Kia reveals 2016 Kia Sportage hot weather testing…
Kia has shown off the hot weather testing program for the 2016 Kia Sportage in one of “the most extreme and rigorous vehicle testing programme ever devised by the company”.
DEATH VALLEY IS widely known to be one of the hottest places on the planet and plenty of car makers give their vehicles a hot weather workout here where temperatures can reach up to 56-degrees C. Kia is the latest brand to do so, with the 2016 Kia Sportage copping a roasting as part of “the most extreme and rigorous vehicle testing programme ever devised by the company”.
Making its debut at the Frankfurt Motor Show this week, Kia has today revealed details of the hot weather testing the new Sportage copped. According to Kia the hot weather testing comprised two elements in three parts, two parts to stress the heating and cooling system and the other to stress the engine and transmission.
“The first of these tests is the up-hill climb, in which the vehicle is soaked in the midday sun for an hour to bring the cabin temperature over 50ºC (122ºF). The Sportage is then driven from sea level to almost 5000 feet elevation through the aptly-named Furnace Creek area of Death Valley, a steady climb over 27 kilometres (17 miles) at 100 kph (62 mph). The test is designed to ensure that the additional load placed on the engine has minimum impact on the car’s ability to cool itself and its occupants,” Kia said in a statement.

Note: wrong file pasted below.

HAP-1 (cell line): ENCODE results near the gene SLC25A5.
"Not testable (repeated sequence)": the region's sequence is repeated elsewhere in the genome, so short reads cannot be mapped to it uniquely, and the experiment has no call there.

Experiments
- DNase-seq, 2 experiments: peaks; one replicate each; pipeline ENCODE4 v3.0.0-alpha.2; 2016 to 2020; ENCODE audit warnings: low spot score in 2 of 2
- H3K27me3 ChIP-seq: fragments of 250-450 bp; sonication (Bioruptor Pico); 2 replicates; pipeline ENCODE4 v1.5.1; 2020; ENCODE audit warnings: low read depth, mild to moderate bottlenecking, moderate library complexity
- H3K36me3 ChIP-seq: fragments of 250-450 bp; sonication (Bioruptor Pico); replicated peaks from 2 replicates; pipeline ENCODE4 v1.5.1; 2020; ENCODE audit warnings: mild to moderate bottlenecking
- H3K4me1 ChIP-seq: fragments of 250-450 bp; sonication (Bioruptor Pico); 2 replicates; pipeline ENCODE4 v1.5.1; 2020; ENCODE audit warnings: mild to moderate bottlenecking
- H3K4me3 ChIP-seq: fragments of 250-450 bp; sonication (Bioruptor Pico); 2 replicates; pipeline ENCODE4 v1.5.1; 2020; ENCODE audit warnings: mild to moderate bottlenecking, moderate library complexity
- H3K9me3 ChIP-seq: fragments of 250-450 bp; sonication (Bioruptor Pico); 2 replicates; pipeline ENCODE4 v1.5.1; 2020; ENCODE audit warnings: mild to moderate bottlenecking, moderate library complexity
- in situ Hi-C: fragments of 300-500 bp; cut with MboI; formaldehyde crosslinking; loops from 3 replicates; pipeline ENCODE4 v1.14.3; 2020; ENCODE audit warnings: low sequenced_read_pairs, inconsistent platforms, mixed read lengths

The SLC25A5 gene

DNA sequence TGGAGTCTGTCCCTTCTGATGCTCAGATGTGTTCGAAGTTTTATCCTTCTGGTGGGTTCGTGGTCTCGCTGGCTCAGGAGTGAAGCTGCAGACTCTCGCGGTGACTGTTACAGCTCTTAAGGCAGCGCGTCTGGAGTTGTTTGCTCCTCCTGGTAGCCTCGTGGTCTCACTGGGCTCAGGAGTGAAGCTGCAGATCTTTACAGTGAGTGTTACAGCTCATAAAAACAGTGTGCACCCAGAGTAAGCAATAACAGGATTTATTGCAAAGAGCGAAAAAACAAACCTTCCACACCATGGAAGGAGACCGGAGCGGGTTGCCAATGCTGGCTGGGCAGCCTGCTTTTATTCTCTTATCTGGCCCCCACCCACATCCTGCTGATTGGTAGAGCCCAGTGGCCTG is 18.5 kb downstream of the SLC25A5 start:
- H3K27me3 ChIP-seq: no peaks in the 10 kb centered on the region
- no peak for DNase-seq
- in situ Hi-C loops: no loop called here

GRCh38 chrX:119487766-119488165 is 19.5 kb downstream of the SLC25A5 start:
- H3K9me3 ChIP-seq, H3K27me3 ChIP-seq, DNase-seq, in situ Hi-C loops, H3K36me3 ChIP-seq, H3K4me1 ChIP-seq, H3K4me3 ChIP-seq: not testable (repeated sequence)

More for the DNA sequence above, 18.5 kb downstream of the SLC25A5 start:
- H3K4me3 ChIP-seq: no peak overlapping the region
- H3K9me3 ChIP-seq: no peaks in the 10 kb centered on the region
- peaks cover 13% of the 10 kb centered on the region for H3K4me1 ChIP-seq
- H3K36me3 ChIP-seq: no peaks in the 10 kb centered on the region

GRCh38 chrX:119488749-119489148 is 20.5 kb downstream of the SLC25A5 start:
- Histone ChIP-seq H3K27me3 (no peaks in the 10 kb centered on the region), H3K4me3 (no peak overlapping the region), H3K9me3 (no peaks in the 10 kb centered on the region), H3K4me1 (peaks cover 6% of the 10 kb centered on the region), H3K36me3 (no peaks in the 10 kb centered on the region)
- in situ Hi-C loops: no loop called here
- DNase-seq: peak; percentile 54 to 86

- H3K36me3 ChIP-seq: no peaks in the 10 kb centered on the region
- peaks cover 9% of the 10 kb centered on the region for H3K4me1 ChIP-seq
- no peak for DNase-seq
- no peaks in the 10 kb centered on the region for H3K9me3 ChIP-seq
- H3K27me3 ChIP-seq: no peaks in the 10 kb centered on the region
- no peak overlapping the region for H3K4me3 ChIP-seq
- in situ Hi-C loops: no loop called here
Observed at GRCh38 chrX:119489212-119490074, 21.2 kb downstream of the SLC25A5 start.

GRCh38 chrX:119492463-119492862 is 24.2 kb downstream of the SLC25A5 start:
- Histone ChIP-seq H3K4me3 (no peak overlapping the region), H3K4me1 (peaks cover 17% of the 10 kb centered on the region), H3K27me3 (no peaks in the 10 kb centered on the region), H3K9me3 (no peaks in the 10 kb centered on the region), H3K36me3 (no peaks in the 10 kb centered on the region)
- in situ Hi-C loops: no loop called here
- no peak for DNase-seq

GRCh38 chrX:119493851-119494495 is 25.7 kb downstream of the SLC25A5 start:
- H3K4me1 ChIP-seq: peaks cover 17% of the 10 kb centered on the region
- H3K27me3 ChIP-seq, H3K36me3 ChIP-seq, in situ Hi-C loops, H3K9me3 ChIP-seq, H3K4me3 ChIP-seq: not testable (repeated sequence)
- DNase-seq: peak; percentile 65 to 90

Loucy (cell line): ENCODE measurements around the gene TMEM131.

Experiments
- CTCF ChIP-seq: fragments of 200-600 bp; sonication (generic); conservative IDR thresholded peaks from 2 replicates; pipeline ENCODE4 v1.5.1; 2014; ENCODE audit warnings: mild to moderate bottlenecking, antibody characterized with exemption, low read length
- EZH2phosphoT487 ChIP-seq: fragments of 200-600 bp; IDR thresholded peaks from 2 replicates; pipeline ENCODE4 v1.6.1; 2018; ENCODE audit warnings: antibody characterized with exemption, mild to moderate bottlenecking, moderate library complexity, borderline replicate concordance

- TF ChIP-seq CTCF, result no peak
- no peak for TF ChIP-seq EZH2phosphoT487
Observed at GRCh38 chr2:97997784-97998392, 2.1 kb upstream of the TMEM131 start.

“The second test, the stop-and-go drive, simulates typical conditions in a congested urban centre. Engineers drive the all-new Sportage at 40 kph (25 mph) for two minutes through Furnace Creek, before stopping and idling for another two minutes. The process is repeated several times, and – again – is designed to put additional strain on the engine, transmission and HVAC systems and eliminate any possible flaws.
“The final test devised by Kia’s engineering teams for the all-new Sportage is a slow drive, which takes place at the lowest point in North America, Badwater Basin – around 86 metres (282 feet) below sea level. After another one-hour heat soak, the all-new Sportage is driven at 40 kph (25 mph) for 30 minutes at a time, allowing vehicle engineers to verify – and improve – the capacity of the HVAC system when there is a dramatically reduced level of airflow to the air conditioning condenser unit.”
According to Kia the new Sportage, which as we know, is currently in Australia having its ride and handling assessed and tuned for our conditions and tastes, is just about at the end of its global test programme, “which has seen a fleet of development test vehicles subjected to numerous durability and reliability tests, equivalent to a cumulative mileage of more than 5.5 million kilometers – approximately 137 circulations of the Earth around the equator, and a far greater distance than many motorists will cover in a lifetime of driving”.